|In my previous blog I described the methodology to run a Proof of Concept when migrating a production database that underlies a mission critical application. This blog covers the analysis of the results of the Proof of Concept. In other words, you’ve done the PoC, now what?|
|Flickr Image: Pat Guiney|
The Proof of Concept has three primary objectives:
- To ‘prove’ that the application can run in the new environment
- To see how the application performs in the new environment
- To specify the steps necessary to conduct the actual migration.
The proof that the application can run in the new environment seems pretty straight forward. Sure, if it runs after being ported, it runs. Check that one off the list. However, when we start the PoC, there’s no guarantee that it actually will run. We use the UAT procedures - be it a regression test harness or a select team of users - to bang at the application and ensure that we have ported and hooked up everything.
As mentioned before, these tests are run frequently and usually after ‘flashing back’ the application to the initial starting point. Once this is done, all of the components and set up steps need to be carefully documented. These steps will be repeated in the subsequent phases of the entire migration.
The steps taken for the proof of concept can be seen as covering a continuum. In some cases, the steps will need to be repeated in each phase, such as porting the data. Other steps, once done for the proof of concept, like rewriting shell scripts or editing the C++ code will not need to be repeated. Once these ports are done to the satisfaction of the customer, then that is all that needs to be done and these can be put aside for use in each of the subsequent phases. Other steps fall in between. These steps are setting environmental parameters that need to be set for this application. For each subsequent phase, we need to reset the parameters but we don’t need to determine how to set them. Documenting these settings is all that needs to be done.
So now that we know that the application will run, we then look at how it runs in the environment. This is where environmental tuning parameters are adjusted. This is where code may need to be rewritten.
Some proof of concepts start off with the application performing on the new target significantly worse than in the original environment. An application can perform differently when hosted on a different platform. For instance, an application that was CPU bound on the old platform could start having I/O queues or memory usage issues. If you’ve been measuring application performance by looking at queues on the original host you’ll likely miss this. The only queues you really should be looking at are the queues (CPU, I/O, and Network) on the PoC hardware which simulates the eventual target hardware.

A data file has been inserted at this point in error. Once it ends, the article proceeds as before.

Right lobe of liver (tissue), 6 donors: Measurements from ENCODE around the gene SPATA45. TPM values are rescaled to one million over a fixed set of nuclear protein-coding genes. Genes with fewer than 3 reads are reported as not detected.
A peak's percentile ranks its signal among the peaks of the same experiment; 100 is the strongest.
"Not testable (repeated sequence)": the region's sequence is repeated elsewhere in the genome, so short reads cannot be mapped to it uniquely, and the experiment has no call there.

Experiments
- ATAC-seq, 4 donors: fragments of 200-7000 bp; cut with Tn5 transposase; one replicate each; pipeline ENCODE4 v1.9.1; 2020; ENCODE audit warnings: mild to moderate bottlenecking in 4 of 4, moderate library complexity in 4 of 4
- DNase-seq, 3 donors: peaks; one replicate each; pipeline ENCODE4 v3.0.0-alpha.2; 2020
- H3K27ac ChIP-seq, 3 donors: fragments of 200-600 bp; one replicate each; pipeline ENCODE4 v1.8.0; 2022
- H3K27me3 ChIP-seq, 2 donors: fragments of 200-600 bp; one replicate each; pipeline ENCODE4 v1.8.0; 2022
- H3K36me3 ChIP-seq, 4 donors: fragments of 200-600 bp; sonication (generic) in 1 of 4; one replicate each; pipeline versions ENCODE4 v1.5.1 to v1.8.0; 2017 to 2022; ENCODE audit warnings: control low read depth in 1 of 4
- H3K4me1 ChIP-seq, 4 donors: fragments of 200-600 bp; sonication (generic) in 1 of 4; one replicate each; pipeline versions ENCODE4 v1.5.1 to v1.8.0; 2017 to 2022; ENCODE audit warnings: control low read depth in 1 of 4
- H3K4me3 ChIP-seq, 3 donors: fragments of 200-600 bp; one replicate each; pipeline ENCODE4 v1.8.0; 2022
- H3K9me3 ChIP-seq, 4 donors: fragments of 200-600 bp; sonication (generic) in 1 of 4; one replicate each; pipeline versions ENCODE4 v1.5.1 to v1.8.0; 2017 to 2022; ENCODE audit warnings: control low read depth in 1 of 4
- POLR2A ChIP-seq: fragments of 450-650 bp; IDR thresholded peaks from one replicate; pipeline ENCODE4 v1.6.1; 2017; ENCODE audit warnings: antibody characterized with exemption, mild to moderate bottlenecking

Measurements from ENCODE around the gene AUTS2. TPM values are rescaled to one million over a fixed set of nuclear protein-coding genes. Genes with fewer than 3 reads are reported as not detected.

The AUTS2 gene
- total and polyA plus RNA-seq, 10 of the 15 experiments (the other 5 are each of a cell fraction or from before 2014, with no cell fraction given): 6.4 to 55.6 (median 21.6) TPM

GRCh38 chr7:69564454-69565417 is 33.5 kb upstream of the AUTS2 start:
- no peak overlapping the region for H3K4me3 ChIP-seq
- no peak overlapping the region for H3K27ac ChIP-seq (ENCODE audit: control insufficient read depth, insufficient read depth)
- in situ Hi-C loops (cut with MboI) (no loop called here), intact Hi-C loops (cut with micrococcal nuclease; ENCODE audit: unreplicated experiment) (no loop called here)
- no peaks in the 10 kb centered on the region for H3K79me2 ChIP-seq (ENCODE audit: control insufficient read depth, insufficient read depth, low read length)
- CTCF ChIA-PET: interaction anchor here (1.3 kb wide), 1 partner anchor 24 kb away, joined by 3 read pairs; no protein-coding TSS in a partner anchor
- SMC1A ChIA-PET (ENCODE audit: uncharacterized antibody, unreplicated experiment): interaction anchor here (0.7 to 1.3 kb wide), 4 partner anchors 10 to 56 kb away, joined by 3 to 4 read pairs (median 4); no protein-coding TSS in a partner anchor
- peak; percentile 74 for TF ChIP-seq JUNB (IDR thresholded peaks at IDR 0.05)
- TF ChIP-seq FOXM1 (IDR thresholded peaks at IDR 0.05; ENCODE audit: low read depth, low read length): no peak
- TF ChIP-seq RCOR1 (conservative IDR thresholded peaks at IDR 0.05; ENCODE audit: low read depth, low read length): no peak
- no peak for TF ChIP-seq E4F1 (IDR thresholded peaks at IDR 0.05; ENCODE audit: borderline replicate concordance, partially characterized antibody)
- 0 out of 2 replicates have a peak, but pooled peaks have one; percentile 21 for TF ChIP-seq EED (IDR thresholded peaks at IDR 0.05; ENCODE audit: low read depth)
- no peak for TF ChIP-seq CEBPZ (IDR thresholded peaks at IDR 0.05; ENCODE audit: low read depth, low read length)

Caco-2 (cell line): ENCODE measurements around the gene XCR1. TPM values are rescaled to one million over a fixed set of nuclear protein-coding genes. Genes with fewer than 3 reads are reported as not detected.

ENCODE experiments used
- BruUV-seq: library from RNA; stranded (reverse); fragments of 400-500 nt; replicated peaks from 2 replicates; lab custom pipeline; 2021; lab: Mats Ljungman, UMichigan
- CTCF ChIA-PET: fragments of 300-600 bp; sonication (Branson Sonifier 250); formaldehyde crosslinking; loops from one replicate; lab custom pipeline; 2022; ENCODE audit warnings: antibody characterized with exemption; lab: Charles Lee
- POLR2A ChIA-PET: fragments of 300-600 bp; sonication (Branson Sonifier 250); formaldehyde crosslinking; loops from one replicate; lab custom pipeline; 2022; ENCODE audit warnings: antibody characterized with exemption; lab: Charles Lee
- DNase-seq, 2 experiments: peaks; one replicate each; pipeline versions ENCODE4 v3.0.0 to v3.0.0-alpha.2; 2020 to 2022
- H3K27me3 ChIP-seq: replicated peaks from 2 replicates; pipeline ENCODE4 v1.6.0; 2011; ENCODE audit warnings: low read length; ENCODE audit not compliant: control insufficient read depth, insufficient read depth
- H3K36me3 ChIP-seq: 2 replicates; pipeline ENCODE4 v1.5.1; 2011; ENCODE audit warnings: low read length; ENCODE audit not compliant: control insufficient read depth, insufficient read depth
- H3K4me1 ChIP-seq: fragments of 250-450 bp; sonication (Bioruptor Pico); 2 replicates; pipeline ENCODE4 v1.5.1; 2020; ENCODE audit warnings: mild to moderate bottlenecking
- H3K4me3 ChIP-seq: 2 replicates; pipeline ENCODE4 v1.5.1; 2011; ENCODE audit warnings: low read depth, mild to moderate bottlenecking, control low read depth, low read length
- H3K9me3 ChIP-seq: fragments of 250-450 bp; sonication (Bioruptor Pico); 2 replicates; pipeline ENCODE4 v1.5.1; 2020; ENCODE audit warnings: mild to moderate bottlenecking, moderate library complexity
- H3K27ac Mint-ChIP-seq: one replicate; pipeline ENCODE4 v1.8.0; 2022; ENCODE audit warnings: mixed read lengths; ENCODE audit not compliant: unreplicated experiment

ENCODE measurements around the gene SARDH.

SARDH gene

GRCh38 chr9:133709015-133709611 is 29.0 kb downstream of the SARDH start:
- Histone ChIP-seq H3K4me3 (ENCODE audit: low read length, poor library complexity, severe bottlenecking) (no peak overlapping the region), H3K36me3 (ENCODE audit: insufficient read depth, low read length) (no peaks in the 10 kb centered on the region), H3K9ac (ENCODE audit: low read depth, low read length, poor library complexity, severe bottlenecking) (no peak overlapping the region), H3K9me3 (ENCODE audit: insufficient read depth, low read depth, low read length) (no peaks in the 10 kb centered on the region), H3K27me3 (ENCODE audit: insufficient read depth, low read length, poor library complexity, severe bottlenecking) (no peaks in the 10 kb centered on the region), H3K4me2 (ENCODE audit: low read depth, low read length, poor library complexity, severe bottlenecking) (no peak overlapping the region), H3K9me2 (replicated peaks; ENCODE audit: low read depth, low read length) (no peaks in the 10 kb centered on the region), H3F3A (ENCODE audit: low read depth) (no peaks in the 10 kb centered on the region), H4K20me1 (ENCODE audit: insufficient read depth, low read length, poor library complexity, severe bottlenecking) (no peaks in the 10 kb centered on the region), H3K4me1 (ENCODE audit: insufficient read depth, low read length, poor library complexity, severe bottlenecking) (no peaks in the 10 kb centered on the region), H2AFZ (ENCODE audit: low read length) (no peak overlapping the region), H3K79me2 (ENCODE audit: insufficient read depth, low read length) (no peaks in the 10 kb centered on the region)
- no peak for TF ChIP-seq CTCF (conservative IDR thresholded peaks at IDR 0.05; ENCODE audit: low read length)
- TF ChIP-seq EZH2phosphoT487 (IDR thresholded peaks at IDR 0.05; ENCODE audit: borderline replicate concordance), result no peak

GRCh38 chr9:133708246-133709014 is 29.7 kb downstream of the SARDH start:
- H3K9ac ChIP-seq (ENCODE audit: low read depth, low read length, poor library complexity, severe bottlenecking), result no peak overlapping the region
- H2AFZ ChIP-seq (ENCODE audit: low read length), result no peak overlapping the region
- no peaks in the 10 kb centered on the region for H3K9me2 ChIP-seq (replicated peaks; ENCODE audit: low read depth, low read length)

I once got an application running that was ported from a mainframe into a relational database. Performance was terrible even though on paper the new environment would significantly outperform the old host. We looked at tuning parameters and we were optimal. We looked at performance reports from the operating system and it was OK. We looked at the performance reports from the database and sure enough, CPUs were barely running but the I/O to disk was pegged. The customer was looking to us and the application vendor for a fix. I looked at the code and found that the application vendor had written VSAM style data access methods in SQL! In other words, instead of using relational set theory to winnow the data, his application read each row in sequence through the entire table. The PoC stopped right there, and the customer kicked the application vendor out.
Like in the story, we need to observe carefully how the application is performing. We can use the output from the testing harness to give us data on how long each tested task took and compare that to the SLA’s for the application. We can look at the tools built into the operating systems, like Perfmon for Windows or the ‘stat’ tools, like vmstat, iostat, etc., in Linux. (Let’s not neglect the application as the primary source of performance problems but we’ll discuss that later.)
The data from the tools needs to be analyzed. The performance times measured by the test harness are pretty obvious as it usually reports response time. If the task took more than a second to complete but requires sub-second response time, then we know there is a problem that needs to be looked into. Is the application just running poorly? Is the hardware inadequate? Is the operating system or underlying software in need of tuning? Perhaps the application architecture needs adjusting. Our performance monitoring tools will provide us clues. We’re looking for bottlenecks. Bottlenecks can be found where data travels, like I/O or in the case of a database, in logging the database changes. Look for queues in network and storage I/O and queues for the CPUs at the operating system level. At the database level, we are looking where ‘waits’ are occurring. For instance, in Oracle we are first looking at waits in the single threaded operation of writing to the log files as well as anything affecting the logging process.
Now we can more precisely determine the capacity requirements of the target platform. Here we can project with greater confidence the characteristics of the platform we will be porting to. For an application requiring bare metal this is critical; for an application that can be hosted in a Virtual Machine this process defines the initial set up requirements. Remember this new platform will need to handle the projected growth and handle the unexpected black swan.
Now the PoC is over. The results have been converted to foils to be presented to management for planning the conversion. The documentation we wrote is now the recipe for the next step, the migration rehearsal.